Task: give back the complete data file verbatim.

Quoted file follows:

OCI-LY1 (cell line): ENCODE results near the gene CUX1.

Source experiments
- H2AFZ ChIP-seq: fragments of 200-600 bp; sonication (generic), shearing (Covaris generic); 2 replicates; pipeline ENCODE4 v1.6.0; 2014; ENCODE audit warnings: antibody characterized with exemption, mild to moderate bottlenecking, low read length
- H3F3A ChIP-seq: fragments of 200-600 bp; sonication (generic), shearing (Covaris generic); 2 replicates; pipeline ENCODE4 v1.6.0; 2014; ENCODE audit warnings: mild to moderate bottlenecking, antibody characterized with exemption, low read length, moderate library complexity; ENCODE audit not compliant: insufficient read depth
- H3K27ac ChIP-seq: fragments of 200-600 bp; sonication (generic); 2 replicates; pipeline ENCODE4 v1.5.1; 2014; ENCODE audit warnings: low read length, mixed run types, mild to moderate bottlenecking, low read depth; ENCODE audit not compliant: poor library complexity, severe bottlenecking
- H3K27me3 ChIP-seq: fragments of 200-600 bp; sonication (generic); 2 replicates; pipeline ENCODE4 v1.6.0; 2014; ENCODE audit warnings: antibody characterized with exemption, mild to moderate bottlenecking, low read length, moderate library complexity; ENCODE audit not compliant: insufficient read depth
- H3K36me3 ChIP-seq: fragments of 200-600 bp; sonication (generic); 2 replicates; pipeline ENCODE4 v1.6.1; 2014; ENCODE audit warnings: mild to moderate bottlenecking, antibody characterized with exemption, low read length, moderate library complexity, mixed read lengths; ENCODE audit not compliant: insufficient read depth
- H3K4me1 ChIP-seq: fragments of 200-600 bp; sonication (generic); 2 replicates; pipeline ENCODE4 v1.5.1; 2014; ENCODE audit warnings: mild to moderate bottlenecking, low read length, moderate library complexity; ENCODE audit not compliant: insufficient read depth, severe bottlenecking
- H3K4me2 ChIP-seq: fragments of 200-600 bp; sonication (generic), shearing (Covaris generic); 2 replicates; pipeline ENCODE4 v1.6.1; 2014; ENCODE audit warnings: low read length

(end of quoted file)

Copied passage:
OCI-LY1 (cell line): ENCODE results near the gene CUX1.

Source experiments
- H2AFZ ChIP-seq: fragments of 200-600 bp; sonication (generic), shearing (Covaris generic); 2 replicates; pipeline ENCODE4 v1.6.0; 2014; ENCODE audit warnings: antibody characterized with exemption, mild to moderate bottlenecking, low read length
- H3F3A ChIP-seq: fragments of 200-600 bp; sonication (generic), shearing (Covaris generic); 2 replicates; pipeline ENCODE4 v1.6.0; 2014; ENCODE audit warnings: mild to moderate bottlenecking, antibody characterized with exemption, low read length, moderate library complexity; ENCODE audit not compliant: insufficient read depth
- H3K27ac ChIP-seq: fragments of 200-600 bp; sonication (generic); 2 replicates; pipeline ENCODE4 v1.5.1; 2014; ENCODE audit warnings: low read length, mixed run types, mild to moderate bottlenecking, low read depth; ENCODE audit not compliant: poor library complexity, severe bottlenecking
- H3K27me3 ChIP-seq: fragments of 200-600 bp; sonication (generic); 2 replicates; pipeline ENCODE4 v1.6.0; 2014; ENCODE audit warnings: antibody characterized with exemption, mild to moderate bottlenecking, low read length, moderate library complexity; ENCODE audit not compliant: insufficient read depth
- H3K36me3 ChIP-seq: fragments of 200-600 bp; sonication (generic); 2 replicates; pipeline ENCODE4 v1.6.1; 2014; ENCODE audit warnings: mild to moderate bottlenecking, antibody characterized with exemption, low read length, moderate library complexity, mixed read lengths; ENCODE audit not compliant: insufficient read depth
- H3K4me1 ChIP-seq: fragments of 200-600 bp; sonication (generic); 2 replicates; pipeline ENCODE4 v1.5.1; 2014; ENCODE audit warnings: mild to moderate bottlenecking, low read length, moderate library complexity; ENCODE audit not compliant: insufficient read depth, severe bottlenecking
- H3K4me2 ChIP-seq: fragments of 200-600 bp; sonication (generic), shearing (Covaris generic); 2 replicates; pipeline ENCODE4 v1.6.1; 2014; ENCODE audit warnings: low read length